Famille Perrin’s Cotes du Rhone Reserve, Rouge, produced by one of the top winemakers in France’s Southern Rhone Valley, is an excellent wine to accompany a varied holiday feast.
Widely available in both New Hampshire and Vermont, it’s a wonderful bargain at its full price, but I’m finding it on sale for $9.99, which makes it a great value, a wine suitable for buying in multiples to drink with a festive meal.
What you get is a light, complex red wine, full of red berry flavors and well-rounded tannins at the finish. It’s a blend of Grenache, Syrah and Mourvedre grapes grown in Perrin estate vineyards. The grapes are destemmed and crushed, and the juice is fermented in stainless steel and oak. The wine is then aged for four months. The result is a perfect match for beef, lamb or poultry.
The Perrin family has been making wine since 1909, when Pierre Perrin, a scientist, acquired Chateau de Beaucastel from his father-in-law. The chateau has been around since the 1500s. Pierre’s son Jacques continued to expand the family’s holdings and began farming organically in the 1950s and bio-dynamically since the 1970s. When other growers were using pesticides, he bucked the trend, feeling strongly that insect sprays and weed killers weren’t the way to farm, according to a company profile published on the website of Vineyard Brands, the wine’s U.S. importer.
Jacques died suddenly in 1978, but his sons Jean-Pierre and Francois have carried on the legacy, building an international reputation for their extensive knowledge of terroir and making Famille Perrin the leading organic vintner in the Southern Rhone Valley. They also are recognized as ambassadors for the Rhone region in southeast France and for spreading the word about its grapes around the world, according to a 2014 article in Decanter magazine that recognized the brothers as “Men of the Year.”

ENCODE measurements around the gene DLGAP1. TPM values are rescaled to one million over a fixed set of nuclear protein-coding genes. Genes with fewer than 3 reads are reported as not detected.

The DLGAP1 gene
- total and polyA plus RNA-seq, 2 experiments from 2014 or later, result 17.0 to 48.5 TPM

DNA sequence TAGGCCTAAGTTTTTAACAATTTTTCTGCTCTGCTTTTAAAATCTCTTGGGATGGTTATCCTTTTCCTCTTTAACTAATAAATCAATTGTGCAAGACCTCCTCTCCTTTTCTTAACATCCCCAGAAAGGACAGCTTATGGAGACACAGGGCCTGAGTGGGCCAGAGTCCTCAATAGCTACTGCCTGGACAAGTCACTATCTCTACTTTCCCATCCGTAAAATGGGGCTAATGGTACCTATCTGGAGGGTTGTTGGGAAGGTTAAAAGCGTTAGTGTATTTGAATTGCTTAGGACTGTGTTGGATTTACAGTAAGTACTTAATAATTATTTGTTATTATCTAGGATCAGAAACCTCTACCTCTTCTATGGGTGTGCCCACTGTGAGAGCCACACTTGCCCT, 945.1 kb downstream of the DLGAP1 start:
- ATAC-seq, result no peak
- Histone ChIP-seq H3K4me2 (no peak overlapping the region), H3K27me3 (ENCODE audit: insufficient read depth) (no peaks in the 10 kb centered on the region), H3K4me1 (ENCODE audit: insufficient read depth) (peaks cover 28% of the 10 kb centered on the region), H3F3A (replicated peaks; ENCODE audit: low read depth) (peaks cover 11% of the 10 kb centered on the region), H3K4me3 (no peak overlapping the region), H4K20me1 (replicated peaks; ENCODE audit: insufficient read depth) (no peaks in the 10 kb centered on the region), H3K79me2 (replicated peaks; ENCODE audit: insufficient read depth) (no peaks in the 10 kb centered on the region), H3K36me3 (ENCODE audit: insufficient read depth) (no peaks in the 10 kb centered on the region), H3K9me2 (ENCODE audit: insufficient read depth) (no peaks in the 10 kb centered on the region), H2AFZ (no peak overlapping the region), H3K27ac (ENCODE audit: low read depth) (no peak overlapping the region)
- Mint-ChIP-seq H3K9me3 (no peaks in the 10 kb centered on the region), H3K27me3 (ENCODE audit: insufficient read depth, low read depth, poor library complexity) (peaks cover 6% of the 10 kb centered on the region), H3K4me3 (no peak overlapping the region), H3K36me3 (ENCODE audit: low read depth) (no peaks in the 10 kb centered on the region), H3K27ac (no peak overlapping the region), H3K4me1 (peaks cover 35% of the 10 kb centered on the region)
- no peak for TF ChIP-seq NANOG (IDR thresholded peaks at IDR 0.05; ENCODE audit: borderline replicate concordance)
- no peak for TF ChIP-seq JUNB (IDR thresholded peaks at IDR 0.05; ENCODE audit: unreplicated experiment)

Jean-Pierre and Francois Perrin continue to run the business along with the help of fifth generation family members. The Perrins’ Chateau de Beaucastel Chateauneuf-du-Pape red is considered one of the best, and their Chateauneuf-du-Pape white is hard to beat, Karen MacNeil says in The Wine Bible.
The Rhone River, where winemaking goes back to the Romans, stretches from Switzerland through the south of France to the Mediterranean Sea. Its most significant wine area is the Southern Rhone region, which each year produces 53 million gallons of wine, not all of it great, that qualify as Cotes du Rhone or Cotes du Rhone Village, Jancis Robinson writes in The Oxford Companion to Wine.
The most prestigious Rhone wines — from the Cote Rotie and Hermitage districts — are made in the northern French Rhone region, but the southern area also has such stars as Chateauneuf-du-Pape and some very fine Cotes du Rhone.
In addition to their stellar reputation for producing top wines, the Perrins also have paid a lot of attention to making high-quality value wines.
I first became acquainted with the Perrins a few years back when I started drinking La Vieille Ferme, still a favorite wine that often goes on sale for $5 a bottle. After I wrote about La Vieille Ferme’s white wine, I was lucky enough to spend some time with Bob Haas, a Chester, Vt., resident, who became the exclusive U.S. importer of Perrin wines through his company, Vineyard Brands.
Haas, who died in March at 90, was a pioneer importer, whose career in the wine business covered almost 70 years. He was largely responsible for introducing Rhone and Burgundy wines to this country in the 1950s, and he brought quality Spanish wines and some of the best early California producers to the attention of American customers. He, too, was a partner with the Perrins in the Tablas Creek Vineyard and winery in Paso Robles, Calif.
In addition, Bob Haas was a convivial and warm guy who was interesting and engaging, a man I enjoyed knowing.
The Perrin family also takes particular care in producing the line of Cotes du Rhone Reserve wines; after all, their name is prominent on the label.
It’s a terrific brand, one that also comes in white and rosé in Vermont outlets. Only the red is currently widely available in New Hampshire. Check them out.
Suggestions of wines in the $10 range are always appreciated. Warren Johnston can be reached at firstname.lastname@example.org.